10-frames are provided as a blackline master. Students will continue to use these throughout the year. Consider copying them on cardstock or laminating them and keeping them organized to be used repeatedly.

MLR8 Discussion Supports. Synthesis: Pair gestures with verbal repetition to demonstrate and clarify each strategy students share for keeping track of objects.
Advances: Listening, Representing
Engagement: Develop Effort and Persistence. Differentiate the degree of difficulty or complexity. Some students may benefit from starting with fewer objects to count.
Supports accessibility for: Conceptual Processing, Organization

### Required Materials

Materials to Gather

Materials to Copy

• Counting Collections Stages 1 and 2 Recording Sheet
• 10-Frame Standard

### Required Preparation

• Create one collection of up to 20 objects such as buttons, counters, connecting cubes, paper clips, square tiles for each group of 2.

### Launch

• Groups of 2
• Give each group a collection of objects, two recording sheets, and access to 10-frames.
• Show students a collection of 10–20 objects.
• “We are going to start with some counting. You and your partner will get a collection of objects like this one. Your job is to figure out how many objects are in your collection and show how many.”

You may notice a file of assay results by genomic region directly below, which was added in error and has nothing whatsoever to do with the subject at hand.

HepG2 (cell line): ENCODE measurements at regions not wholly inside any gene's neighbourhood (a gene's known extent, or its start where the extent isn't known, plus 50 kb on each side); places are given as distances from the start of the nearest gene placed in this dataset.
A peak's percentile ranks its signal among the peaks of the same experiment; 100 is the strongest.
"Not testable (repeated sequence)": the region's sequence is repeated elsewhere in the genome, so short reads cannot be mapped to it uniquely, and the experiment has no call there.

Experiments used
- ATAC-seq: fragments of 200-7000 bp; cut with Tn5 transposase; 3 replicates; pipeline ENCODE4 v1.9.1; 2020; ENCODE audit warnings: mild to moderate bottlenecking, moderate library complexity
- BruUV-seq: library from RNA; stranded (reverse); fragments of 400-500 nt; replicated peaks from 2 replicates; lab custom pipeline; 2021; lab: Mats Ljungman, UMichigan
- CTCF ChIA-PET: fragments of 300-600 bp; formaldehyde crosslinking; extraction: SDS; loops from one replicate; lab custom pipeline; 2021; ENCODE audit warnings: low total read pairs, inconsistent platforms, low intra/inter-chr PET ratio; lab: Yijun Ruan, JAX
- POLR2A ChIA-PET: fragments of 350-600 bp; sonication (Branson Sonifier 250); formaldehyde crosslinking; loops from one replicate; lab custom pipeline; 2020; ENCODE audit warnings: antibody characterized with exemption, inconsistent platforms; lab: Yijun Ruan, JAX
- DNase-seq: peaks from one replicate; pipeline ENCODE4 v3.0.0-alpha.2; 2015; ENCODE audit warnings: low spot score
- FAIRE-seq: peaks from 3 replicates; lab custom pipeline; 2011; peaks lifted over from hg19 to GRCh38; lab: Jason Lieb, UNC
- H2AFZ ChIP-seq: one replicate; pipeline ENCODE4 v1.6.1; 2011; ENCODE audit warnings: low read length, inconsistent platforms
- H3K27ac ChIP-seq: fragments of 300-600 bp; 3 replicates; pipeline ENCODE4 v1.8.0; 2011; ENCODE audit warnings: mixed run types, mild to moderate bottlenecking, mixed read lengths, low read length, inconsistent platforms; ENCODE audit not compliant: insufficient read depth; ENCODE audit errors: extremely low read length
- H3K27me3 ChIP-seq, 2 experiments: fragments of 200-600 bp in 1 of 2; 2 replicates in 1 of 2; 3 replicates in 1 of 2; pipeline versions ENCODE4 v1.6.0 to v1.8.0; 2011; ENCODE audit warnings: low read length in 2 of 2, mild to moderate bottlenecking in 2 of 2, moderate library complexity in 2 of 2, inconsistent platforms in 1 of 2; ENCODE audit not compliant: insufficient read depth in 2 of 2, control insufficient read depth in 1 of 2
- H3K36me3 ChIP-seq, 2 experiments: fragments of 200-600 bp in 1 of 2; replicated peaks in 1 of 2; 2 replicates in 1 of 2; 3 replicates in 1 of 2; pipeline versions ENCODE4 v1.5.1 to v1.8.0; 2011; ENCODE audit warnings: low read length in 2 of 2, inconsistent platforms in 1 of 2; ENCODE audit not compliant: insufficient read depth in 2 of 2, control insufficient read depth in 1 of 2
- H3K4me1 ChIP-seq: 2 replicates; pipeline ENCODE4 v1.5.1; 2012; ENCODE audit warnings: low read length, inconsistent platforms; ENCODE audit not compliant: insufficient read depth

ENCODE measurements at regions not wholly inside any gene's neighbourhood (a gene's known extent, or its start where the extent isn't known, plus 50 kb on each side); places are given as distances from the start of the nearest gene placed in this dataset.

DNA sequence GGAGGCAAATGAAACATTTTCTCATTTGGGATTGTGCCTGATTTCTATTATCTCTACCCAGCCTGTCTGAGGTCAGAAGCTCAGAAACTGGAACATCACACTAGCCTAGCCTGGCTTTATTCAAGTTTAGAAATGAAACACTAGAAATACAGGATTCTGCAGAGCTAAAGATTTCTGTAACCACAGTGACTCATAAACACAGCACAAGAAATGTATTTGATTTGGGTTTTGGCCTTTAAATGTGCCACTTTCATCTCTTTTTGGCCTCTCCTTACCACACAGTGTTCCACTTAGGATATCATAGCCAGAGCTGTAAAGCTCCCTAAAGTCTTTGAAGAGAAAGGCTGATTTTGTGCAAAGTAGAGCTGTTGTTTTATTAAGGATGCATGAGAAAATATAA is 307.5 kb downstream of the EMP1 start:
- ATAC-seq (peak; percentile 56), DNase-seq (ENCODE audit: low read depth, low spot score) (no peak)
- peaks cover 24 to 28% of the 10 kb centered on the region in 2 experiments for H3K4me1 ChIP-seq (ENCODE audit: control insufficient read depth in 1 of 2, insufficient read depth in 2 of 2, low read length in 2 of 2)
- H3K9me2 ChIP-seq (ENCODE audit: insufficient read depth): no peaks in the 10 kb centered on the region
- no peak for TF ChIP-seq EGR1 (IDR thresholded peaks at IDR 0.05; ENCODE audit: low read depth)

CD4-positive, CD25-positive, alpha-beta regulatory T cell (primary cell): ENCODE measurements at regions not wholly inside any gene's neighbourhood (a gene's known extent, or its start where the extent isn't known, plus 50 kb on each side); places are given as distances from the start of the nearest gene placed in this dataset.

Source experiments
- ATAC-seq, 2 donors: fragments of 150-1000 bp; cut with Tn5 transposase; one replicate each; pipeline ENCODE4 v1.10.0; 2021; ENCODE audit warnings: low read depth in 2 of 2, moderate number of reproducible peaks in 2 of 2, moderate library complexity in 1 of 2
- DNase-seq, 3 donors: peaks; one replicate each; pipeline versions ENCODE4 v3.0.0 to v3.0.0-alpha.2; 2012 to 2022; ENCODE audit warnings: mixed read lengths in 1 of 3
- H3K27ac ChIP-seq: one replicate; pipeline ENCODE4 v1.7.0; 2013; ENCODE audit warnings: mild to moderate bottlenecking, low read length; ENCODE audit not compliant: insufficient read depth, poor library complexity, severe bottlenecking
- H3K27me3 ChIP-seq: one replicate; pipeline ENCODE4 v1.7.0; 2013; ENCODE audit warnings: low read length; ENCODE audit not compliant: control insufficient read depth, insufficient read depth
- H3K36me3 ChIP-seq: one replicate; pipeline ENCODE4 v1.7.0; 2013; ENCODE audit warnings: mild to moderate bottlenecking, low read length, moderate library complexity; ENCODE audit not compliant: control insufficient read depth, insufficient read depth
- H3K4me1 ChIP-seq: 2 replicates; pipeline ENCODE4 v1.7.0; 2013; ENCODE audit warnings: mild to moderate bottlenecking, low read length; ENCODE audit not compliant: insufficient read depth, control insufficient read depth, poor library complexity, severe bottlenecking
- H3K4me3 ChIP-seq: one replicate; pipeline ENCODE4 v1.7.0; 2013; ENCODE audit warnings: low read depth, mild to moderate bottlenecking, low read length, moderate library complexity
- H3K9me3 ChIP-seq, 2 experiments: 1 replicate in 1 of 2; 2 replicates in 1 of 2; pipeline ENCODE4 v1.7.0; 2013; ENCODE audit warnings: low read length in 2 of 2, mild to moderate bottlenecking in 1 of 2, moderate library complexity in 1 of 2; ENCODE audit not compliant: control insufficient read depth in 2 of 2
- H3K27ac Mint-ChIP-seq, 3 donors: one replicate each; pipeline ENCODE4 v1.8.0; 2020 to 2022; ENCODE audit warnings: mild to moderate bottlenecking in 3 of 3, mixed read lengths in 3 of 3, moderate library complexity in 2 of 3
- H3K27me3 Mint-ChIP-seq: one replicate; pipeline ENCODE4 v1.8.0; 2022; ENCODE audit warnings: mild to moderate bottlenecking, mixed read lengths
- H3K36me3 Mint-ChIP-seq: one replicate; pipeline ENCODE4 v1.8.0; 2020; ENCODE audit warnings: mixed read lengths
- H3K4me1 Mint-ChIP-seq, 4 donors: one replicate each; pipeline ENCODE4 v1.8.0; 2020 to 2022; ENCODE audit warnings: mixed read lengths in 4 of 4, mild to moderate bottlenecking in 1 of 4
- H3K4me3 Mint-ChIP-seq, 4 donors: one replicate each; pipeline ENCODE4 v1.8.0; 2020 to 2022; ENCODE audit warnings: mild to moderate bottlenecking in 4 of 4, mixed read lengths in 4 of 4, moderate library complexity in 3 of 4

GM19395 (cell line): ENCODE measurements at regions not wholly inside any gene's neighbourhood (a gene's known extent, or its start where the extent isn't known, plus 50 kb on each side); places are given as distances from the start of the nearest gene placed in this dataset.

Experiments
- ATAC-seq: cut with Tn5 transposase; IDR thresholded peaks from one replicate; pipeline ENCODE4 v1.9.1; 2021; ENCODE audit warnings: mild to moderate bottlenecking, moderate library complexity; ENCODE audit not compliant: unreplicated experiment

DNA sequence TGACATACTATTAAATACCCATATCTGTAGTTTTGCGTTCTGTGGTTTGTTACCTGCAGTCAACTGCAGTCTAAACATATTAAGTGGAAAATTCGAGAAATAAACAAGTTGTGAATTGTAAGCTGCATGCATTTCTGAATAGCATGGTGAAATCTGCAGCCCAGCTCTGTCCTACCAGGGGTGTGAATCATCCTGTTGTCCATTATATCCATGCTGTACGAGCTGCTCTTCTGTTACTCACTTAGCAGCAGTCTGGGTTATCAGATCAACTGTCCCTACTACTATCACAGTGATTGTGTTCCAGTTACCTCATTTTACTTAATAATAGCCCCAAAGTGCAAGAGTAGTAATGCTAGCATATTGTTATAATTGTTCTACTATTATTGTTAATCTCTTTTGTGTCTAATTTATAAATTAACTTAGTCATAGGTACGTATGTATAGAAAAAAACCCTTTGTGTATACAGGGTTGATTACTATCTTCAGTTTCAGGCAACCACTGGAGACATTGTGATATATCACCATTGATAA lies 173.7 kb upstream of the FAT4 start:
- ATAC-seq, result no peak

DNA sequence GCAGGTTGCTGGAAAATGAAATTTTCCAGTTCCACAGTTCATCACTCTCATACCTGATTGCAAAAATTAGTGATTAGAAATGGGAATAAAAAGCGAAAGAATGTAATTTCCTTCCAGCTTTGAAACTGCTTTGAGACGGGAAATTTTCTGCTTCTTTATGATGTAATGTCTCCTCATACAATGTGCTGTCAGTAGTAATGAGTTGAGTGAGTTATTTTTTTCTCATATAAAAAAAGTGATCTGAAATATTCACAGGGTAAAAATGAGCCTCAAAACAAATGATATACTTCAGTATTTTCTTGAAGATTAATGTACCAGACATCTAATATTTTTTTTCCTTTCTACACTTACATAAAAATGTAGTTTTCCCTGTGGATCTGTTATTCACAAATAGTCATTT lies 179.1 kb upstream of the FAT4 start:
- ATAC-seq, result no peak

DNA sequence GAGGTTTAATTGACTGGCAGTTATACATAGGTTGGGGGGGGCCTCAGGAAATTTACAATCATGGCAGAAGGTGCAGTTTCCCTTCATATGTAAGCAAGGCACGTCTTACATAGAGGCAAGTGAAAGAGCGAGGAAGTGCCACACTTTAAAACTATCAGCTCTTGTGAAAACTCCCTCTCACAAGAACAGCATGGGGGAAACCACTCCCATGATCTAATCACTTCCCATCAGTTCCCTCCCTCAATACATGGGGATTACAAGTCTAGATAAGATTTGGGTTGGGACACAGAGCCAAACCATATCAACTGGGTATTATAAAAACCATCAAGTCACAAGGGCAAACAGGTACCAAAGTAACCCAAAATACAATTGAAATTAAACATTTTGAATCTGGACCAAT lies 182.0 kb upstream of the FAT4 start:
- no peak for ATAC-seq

• “What are some different ways you and your partner can work together to count the collection?” (One person can count first and then the next can count to see if they get the same amount. We can take turns moving an object and counting a number.)

### Activity

• 10 minutes: partner work time
• Consider asking:
• “How many objects are in your collection? Can you prove it to me?”
• “Can you draw a picture to show how you counted?”
• Monitor for students who organize their objects as they count and create a representation with drawings or numbers.

### Activity Synthesis

• Invite previously identified students to share.
• “How did you keep track of the objects as you counted?” (We put each object in a pile after we counted it so we knew we already counted that one.)